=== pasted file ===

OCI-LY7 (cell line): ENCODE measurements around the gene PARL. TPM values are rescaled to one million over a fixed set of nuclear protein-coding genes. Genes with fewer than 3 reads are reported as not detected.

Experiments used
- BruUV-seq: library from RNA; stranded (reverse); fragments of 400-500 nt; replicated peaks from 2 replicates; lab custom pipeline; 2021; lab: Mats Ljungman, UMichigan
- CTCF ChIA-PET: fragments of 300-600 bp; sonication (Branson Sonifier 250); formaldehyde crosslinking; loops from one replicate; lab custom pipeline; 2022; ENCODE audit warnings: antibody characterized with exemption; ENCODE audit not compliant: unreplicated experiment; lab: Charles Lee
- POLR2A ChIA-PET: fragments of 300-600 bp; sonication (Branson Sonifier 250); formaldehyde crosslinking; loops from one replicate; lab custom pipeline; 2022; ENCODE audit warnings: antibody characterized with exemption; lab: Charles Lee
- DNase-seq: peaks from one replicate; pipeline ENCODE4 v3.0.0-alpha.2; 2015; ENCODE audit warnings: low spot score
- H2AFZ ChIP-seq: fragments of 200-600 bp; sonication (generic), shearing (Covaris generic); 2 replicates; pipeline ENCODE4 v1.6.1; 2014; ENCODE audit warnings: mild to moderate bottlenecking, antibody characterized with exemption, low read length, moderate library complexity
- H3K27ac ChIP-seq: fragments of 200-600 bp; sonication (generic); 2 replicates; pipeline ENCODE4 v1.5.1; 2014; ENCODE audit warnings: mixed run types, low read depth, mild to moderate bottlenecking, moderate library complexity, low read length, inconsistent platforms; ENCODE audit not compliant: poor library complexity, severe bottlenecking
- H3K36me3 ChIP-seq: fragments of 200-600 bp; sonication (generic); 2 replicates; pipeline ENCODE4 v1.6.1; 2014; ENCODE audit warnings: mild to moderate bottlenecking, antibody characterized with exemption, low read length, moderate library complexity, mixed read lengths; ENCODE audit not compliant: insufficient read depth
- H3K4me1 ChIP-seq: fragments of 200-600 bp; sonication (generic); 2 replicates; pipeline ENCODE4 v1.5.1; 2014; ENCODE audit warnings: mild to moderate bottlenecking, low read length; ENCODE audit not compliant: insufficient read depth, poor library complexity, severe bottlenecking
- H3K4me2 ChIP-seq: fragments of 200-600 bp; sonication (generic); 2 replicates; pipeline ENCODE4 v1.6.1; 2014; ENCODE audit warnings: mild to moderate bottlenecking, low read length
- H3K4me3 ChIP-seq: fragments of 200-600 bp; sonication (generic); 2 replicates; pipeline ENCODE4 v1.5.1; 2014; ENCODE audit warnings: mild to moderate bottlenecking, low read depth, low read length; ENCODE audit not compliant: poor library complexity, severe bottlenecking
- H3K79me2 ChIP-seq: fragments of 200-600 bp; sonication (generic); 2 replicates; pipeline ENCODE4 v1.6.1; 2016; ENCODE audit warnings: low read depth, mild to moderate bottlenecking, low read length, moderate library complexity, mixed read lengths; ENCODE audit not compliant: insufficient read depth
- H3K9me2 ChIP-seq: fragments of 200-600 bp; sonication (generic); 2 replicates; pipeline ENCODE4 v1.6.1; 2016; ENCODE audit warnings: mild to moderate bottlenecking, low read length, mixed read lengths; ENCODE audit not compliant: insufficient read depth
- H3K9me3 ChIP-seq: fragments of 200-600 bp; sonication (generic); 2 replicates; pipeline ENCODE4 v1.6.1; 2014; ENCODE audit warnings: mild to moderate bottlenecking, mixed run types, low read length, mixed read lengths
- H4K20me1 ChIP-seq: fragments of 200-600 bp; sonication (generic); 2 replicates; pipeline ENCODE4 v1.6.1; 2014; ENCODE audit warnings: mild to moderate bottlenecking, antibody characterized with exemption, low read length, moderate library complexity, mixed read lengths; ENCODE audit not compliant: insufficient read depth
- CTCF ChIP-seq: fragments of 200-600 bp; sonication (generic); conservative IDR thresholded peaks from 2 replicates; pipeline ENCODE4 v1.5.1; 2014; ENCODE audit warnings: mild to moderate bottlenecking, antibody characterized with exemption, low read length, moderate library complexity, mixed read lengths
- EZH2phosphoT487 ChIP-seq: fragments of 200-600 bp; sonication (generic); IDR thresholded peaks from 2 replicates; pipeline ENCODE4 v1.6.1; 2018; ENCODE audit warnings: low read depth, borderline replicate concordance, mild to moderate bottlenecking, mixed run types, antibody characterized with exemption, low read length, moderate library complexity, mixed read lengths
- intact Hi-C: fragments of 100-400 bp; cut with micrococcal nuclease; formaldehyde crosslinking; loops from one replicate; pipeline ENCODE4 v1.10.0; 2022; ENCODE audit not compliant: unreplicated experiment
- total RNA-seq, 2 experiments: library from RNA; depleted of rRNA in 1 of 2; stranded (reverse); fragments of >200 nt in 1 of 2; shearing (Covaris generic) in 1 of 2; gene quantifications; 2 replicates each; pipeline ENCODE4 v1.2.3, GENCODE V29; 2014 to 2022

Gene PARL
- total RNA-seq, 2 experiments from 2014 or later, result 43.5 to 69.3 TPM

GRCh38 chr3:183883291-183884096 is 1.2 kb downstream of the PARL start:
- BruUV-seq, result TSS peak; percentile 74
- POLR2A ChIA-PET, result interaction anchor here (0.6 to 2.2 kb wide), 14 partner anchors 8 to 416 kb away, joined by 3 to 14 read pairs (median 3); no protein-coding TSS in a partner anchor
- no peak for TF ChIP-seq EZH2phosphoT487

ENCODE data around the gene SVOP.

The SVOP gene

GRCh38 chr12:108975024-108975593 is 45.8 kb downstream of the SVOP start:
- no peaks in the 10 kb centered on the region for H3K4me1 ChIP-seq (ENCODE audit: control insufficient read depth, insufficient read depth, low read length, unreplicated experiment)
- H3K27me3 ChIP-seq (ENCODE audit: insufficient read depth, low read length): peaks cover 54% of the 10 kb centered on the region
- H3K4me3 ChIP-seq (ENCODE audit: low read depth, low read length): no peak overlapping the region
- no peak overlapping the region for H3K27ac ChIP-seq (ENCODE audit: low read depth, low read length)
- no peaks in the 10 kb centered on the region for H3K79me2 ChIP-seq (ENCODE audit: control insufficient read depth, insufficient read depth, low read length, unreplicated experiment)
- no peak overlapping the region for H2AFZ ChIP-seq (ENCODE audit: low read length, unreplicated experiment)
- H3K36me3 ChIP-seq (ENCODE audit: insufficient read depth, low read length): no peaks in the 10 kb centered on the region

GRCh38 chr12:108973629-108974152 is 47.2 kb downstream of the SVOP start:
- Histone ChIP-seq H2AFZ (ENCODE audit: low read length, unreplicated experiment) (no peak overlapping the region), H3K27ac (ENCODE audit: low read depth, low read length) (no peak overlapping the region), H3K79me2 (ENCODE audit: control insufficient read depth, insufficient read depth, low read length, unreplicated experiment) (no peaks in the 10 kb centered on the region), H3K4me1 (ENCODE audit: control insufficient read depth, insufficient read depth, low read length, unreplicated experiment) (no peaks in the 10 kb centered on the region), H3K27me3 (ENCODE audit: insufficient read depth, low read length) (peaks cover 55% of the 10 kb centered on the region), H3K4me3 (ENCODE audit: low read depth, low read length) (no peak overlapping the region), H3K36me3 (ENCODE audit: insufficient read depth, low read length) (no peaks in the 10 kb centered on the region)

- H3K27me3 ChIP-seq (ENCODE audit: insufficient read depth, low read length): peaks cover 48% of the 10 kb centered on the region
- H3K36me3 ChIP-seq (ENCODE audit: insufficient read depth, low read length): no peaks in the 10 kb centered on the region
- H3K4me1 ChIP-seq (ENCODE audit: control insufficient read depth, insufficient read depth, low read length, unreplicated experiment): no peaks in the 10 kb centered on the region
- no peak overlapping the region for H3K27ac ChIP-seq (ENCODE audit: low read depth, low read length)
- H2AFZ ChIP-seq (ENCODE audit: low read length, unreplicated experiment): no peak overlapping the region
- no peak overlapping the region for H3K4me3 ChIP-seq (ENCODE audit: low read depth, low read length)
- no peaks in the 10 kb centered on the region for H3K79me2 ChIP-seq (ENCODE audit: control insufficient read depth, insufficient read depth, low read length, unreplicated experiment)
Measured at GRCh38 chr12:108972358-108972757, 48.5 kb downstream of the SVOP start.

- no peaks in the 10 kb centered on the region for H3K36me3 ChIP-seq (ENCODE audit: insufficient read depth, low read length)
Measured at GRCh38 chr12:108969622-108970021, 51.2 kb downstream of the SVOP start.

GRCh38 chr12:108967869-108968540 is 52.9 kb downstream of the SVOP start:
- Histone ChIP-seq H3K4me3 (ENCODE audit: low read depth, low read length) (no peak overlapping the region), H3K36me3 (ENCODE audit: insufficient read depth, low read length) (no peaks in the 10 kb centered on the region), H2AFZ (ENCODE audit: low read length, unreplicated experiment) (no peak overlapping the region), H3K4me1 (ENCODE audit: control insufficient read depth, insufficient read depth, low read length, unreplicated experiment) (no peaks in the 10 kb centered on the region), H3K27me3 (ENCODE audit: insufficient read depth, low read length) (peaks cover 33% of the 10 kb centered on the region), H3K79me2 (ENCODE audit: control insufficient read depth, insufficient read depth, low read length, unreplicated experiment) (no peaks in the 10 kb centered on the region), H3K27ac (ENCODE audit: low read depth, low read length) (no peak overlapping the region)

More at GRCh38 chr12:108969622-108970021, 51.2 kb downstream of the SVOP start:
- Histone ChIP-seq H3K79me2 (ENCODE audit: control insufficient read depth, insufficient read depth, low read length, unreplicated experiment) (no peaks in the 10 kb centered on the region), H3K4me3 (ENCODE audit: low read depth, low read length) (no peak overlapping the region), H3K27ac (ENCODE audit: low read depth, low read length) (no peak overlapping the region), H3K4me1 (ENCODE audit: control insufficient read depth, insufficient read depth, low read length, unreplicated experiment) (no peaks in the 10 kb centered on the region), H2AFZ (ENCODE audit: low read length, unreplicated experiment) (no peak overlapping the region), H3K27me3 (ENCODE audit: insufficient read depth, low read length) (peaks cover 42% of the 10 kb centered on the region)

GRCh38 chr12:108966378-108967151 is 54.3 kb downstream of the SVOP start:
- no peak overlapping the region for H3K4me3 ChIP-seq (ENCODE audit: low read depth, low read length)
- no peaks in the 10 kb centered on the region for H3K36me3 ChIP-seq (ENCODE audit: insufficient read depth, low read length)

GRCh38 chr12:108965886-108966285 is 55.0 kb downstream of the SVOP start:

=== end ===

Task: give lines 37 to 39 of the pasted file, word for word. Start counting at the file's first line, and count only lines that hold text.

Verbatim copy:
GRCh38 chr12:108973629-108974152 is 47.2 kb downstream of the SVOP start:
- Histone ChIP-seq H2AFZ (ENCODE audit: low read length, unreplicated experiment) (no peak overlapping the region), H3K27ac (ENCODE audit: low read depth, low read length) (no peak overlapping the region), H3K79me2 (ENCODE audit: control insufficient read depth, insufficient read depth, low read length, unreplicated experiment) (no peaks in the 10 kb centered on the region), H3K4me1 (ENCODE audit: control insufficient read depth, insufficient read depth, low read length, unreplicated experiment) (no peaks in the 10 kb centered on the region), H3K27me3 (ENCODE audit: insufficient read depth, low read length) (peaks cover 55% of the 10 kb centered on the region), H3K4me3 (ENCODE audit: low read depth, low read length) (no peak overlapping the region), H3K36me3 (ENCODE audit: insufficient read depth, low read length) (no peaks in the 10 kb centered on the region)

- H3K27me3 ChIP-seq (ENCODE audit: insufficient read depth, low read length): peaks cover 48% of the 10 kb centered on the region